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Dignity in Dying statement on inquest into the death of Max Mosley

Former Formula One boss Max Mosley ended his own life after learning his cancer was terminal, Westminster Coroner's Court heard on Tuesday.

Mr Mosley developed diffuse large B-cell lymphoma, a cancer affecting immune cells, in 2019, and died in May 2021. The inquest heard that Mr Mosley had been in “debilitating” pain and the coroner recorded a conclusion of suicide, saying she was “satisfied” Mr Mosley intended to kill himself.

Sarah Wootton, Chief Executive of Dignity in Dying said:

“Our thoughts are with the family of former Formula One boss Max Mosley, who, as revealed in an inquest yesterday, took his own life in May last year. The inquest reported that Mr Mosley had previously exhausted all treatment options for lymphoma, had been given a terminal prognosis and was experiencing considerable pain.

“The manner of Mr Mosley’s death is sadly not an isolated tragedy under the UK’s ban on assisted dying. Even the most expert and well-resourced palliative care has limits, and the exorbitant cost and significant obstacles involved in accessing an assisted death abroad eliminate this choice for most Brits. Without the safe, legal option to die on their own terms at home, hundreds of terminally ill people every year are therefore forced to take matters into their own hands. In the past few weeks alone further heart-rending cases have come to light, including a professor with terminal cancer who deliberately crashed a stolen plane, and a couple suffering with serious health complications who took their own lives together, writing an instruction not to be resuscitated across their foreheads.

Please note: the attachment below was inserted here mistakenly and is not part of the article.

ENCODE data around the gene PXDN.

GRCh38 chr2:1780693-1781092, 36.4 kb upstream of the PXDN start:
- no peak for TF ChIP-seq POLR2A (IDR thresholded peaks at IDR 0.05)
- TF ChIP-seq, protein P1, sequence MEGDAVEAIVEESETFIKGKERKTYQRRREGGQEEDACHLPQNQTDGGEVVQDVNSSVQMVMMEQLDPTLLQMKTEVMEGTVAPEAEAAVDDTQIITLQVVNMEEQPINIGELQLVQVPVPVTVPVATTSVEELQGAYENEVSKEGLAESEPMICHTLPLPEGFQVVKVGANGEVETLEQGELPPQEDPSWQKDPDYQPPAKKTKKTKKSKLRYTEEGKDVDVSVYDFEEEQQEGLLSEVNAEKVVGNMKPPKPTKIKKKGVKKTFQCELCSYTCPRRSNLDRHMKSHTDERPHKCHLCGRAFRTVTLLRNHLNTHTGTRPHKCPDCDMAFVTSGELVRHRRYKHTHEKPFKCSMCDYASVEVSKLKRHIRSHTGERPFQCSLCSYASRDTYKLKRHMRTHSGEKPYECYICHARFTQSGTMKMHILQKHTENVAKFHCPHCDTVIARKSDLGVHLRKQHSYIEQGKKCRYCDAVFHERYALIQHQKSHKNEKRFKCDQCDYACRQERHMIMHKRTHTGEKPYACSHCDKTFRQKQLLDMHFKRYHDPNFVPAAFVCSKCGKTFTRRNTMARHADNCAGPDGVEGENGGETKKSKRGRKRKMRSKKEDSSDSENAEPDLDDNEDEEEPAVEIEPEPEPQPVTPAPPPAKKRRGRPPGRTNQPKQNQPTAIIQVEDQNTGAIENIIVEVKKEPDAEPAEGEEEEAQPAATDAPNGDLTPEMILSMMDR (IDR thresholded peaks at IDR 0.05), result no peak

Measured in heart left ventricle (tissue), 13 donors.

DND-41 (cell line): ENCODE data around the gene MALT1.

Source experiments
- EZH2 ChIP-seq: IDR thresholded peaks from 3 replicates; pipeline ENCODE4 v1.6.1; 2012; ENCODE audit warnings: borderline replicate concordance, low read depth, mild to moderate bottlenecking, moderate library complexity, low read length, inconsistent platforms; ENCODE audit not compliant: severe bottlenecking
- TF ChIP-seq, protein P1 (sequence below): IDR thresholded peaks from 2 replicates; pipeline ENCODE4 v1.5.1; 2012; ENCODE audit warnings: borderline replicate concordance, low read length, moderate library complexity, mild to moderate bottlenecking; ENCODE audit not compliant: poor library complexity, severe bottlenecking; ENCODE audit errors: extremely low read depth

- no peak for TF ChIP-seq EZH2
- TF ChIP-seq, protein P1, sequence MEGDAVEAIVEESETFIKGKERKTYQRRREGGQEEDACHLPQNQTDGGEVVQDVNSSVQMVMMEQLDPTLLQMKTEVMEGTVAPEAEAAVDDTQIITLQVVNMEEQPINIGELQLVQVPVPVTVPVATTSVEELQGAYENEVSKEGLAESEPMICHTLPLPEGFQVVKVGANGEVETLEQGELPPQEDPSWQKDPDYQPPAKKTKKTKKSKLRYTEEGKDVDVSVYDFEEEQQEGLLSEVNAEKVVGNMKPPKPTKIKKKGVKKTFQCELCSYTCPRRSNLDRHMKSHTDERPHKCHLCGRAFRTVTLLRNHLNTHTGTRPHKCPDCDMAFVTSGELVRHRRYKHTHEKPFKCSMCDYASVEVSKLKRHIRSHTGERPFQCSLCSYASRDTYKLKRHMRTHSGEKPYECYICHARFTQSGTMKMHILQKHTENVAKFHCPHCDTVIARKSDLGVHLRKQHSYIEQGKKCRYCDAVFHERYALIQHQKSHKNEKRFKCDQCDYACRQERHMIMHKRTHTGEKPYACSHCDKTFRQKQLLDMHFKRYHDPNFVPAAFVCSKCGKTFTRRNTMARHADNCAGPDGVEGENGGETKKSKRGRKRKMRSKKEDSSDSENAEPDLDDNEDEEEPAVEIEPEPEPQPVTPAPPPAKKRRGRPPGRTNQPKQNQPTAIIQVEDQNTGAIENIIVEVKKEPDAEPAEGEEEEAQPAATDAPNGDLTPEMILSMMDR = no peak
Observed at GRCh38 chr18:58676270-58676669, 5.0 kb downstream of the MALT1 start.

“There are warning signs that Britain’s ban on assisted dying has serious patient safety implications which cannot be ignored. We welcome the publication of data from the ONS on suicides by terminally ill people next month, and the CPS’ current consultation on suicide pacts and so-called ‘mercy killings’ which recognises that these acts should be treated differently to serious crimes.

“The public is calling for change; over 55,000 people have signed our petition calling for a full and fair examination of assisted dying in Parliament. Dying people urgently need Parliament to consider whether the status quo is truly fit for purpose, or whether the time has come for legislation that provides choice and control to terminally ill, mentally competent adults and which puts safety, transparency and compassion at its core.’


For further information and interviews with parliamentarians, Dignity and Dying spokespeople and case studies please contact Molly Pike, Media and Campaigns Officer at Dignity in Dying on 07929 731181 or email: